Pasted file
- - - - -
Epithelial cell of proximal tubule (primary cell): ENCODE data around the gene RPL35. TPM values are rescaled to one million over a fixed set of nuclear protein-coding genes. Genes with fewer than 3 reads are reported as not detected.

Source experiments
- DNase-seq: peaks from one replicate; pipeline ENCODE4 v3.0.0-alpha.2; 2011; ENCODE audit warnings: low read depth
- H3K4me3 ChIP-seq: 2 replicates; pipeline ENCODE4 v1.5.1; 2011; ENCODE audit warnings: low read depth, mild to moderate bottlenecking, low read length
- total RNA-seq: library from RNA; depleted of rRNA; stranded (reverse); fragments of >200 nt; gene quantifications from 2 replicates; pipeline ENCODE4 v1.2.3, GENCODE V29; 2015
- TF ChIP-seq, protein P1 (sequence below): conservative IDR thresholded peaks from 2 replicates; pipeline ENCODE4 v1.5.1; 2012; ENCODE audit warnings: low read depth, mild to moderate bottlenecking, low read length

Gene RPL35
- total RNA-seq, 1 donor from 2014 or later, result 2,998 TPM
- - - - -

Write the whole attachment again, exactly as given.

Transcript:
Epithelial cell of proximal tubule (primary cell): ENCODE data around the gene RPL35. TPM values are rescaled to one million over a fixed set of nuclear protein-coding genes. Genes with fewer than 3 reads are reported as not detected.

Source experiments
- DNase-seq: peaks from one replicate; pipeline ENCODE4 v3.0.0-alpha.2; 2011; ENCODE audit warnings: low read depth
- H3K4me3 ChIP-seq: 2 replicates; pipeline ENCODE4 v1.5.1; 2011; ENCODE audit warnings: low read depth, mild to moderate bottlenecking, low read length
- total RNA-seq: library from RNA; depleted of rRNA; stranded (reverse); fragments of >200 nt; gene quantifications from 2 replicates; pipeline ENCODE4 v1.2.3, GENCODE V29; 2015
- TF ChIP-seq, protein P1 (sequence below): conservative IDR thresholded peaks from 2 replicates; pipeline ENCODE4 v1.5.1; 2012; ENCODE audit warnings: low read depth, mild to moderate bottlenecking, low read length

Gene RPL35
- total RNA-seq, 1 donor from 2014 or later, result 2,998 TPM